Typical Lawyer Fees in Chapter 7 Bankruptcy

Find out whether hiring a Chapter 7 bankruptcy lawyer will be worth the cost.

Surprises in bankruptcy are stressful, and mistakes are costly. An experienced bankruptcy lawyer can tell you what will happen in your case before you file—a benefit most people find well worth the $1,200 to $2,000 cost.

But you already know that retaining a Chapter 7 lawyer is a smart move. The real question is whether you can afford it. How much you'll pay will depend on:

  • where you live
  • case complexity, and
  • lawyer experience.

You'll also want to read about some of the other things you should know about bankruptcy and try our quick ten-question bankruptcy quiz. It can help you spot potential bankruptcy issues fast.

Why Chapter 7 Bankruptcy Lawyers' Fees Vary

Our estimate of $1,200 to $2,000 isn't a hard and fast rule—but it's a reasonably reliable average for a Chapter 7 bankruptcy case. You might find someone to represent you at a lower price, or you might pay more. Ultimately, it will depend on the going rates in your area, your lawyer's skill level, and whether your case will be easy to prepare.

Factors Affecting Chapter 7 Bankruptcy Lawyer Fees

You know that the cheapest isn't always the best. Instead, take all of these things into account.

Where You Live

Attorneys in some states charge a lot more for bankruptcy services than others. For example, you'll pay more for a bankruptcy attorney in Maine, Nevada, and New Hampshire—as much as three times more than in North Dakota, the state with the most affordable bankruptcy fees.

Chapter 7 Case Difficulty

Most clients believe they have an easy case. In fact, they'll often start the bankruptcy conversation saying that very thing.

But even though you know which problem you'd like to file bankruptcy for—you can't pay bills each month, or you need to stop collection actions or litigation—that particular problem isn't what will determine the complexity of your case.

What increases complexity are procedural things you probably aren't aware of—the bankruptcy documentation needed for your business or side hustle, property value justifications, potential creditor objections, marital status issues, separate property losses, and so on. Bankruptcy lawyers assess these types of irregularities and determine whether the problem can be solved. If so, the lawyer will factor in additional preparation and Chapter 7 trustee interaction time.

These two examples will give you an idea about how cases can differ:

  • Simple case. You have one job, five credit card debts, and no assets other than a car and basic household belongings. Your big question? You want to know how much debt you need to file for bankruptcy.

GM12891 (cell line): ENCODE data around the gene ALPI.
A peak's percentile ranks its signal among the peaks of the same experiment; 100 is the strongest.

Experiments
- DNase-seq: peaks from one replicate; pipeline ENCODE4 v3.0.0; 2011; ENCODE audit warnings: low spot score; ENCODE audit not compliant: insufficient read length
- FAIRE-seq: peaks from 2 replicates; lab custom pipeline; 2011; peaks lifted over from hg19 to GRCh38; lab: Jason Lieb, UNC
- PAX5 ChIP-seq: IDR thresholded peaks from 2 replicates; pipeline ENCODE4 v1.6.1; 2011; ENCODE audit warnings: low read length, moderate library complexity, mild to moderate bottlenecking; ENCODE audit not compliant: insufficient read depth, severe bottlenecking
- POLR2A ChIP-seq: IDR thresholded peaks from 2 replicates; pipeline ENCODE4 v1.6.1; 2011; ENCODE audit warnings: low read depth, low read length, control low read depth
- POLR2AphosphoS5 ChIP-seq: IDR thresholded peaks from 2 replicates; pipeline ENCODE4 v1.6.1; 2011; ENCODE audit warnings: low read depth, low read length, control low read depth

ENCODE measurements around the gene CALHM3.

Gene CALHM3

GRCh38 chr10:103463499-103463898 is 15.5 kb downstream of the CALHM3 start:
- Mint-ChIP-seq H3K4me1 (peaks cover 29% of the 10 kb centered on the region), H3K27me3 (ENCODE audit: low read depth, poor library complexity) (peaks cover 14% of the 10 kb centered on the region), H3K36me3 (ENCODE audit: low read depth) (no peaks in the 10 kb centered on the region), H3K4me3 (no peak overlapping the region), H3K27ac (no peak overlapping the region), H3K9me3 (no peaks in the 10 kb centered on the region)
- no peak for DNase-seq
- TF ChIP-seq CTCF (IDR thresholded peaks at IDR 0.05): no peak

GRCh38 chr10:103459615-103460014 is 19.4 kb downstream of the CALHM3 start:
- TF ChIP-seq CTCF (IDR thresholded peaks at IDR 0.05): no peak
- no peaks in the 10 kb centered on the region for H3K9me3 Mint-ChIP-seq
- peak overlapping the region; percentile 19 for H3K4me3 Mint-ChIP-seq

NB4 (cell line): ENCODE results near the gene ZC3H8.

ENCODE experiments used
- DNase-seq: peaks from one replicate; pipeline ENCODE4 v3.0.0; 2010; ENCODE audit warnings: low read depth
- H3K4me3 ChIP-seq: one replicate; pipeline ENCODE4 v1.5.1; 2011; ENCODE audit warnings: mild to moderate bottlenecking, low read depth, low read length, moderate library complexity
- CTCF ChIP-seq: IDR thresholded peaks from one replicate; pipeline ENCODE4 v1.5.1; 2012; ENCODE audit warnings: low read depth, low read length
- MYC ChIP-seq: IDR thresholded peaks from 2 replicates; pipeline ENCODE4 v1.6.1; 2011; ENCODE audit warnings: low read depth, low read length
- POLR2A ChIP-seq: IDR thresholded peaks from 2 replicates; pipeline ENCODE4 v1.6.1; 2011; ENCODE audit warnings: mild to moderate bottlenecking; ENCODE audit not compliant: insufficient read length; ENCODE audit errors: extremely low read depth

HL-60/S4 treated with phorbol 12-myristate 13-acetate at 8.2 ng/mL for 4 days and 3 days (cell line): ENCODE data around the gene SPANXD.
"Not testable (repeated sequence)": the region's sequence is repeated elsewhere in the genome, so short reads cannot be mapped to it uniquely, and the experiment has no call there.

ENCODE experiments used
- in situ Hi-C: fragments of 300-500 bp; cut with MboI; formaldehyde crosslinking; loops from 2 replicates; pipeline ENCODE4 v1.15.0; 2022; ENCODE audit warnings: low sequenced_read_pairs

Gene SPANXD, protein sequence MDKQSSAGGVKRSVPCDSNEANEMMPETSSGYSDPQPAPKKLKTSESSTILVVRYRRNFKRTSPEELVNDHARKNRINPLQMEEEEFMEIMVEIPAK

• Complicated case. You have a spouse who lives in a separate residence, four kids, three jobs, gambling winnings, and a mortgage payment you're behind on. You also have tax debt, a timeshare in the Bahamas, a rare backyard fern that's valuable yet toxic, recently-closed bank accounts, and a non-profit business. Your question? You're wondering if you should stop using credit cards now that you're considering bankruptcy.

An experienced bankruptcy attorney would identify all issues raised by each scenario. After asking for additional information, the lawyer would explain whether filing for bankruptcy would be in your best interest. It isn't always a good idea, and you'll want a lawyer who knows when you should avoid filing for bankruptcy.

Lawyer's Chapter 7 Bankruptcy Experience

You won't want to evaluate this factor by counting how many years the lawyer has been out of law school. Instead, consider how many people the lawyer has represented in Chapter 7 bankruptcy.

A lawyer with three years of bankruptcy experience straight out of law school will likely be more competent than a twenty-year litigation lawyer with no bankruptcy experience.

Why?

Bankruptcy is a rule-driven area of law and the rules don't always work in a commonsense manner. The more cases the lawyer has completed, the more rules the lawyer will have seen in action in different factual situations. And, because it's easy to make a financially devastating mistake, most lawyers without bankruptcy experience won't accept bankruptcy cases.

The key takeaway? Make sure your lawyer knows Chapter 7 bankruptcy law. Here are some questions to ask a potential bankruptcy lawyer.

Navigating Your Bankruptcy Case

Bankruptcy is an unusual area because it's essentially a qualification process. The laws provide instructions for completing a 50- to 60-page bankruptcy petition, and because all rules apply in every case, you can't skip a step.

One way to keep track of your research is to use the bankruptcy forms as an outline. You'll find links to resources in the chart below. You can also look at the list of Chapter 7 and 13 bankruptcy forms to see where this topic fits in the bankruptcy scheme. And this bankruptcy document checklist will help you gather the things you'll need to complete the petition.

Bankruptcy Information

Bankruptcy Forms

Disclosure of Compensation of Attorney for Debtor

Related Information

Do I Need a Lawyer to File for Bankruptcy?

How Do Bankruptcy Lawyers Get Paid?

What Are Some Good Questions to Ask a Bankruptcy Attorney?

What Can I Do if I Can't Afford a Bankruptcy Lawyer?

Need More Info?

We want to help you find the answers you need. Go to TheBankruptcySite for more easy-to-understand bankruptcy articles, or consider buying a self-help book like The New Bankruptcy by Attorney Cara O'Neill.

We wholeheartedly encourage research and learning, but online articles can't address all bankruptcy issues or the facts of your case. The best way to protect your assets in bankruptcy is by consulting with a local bankruptcy lawyer.

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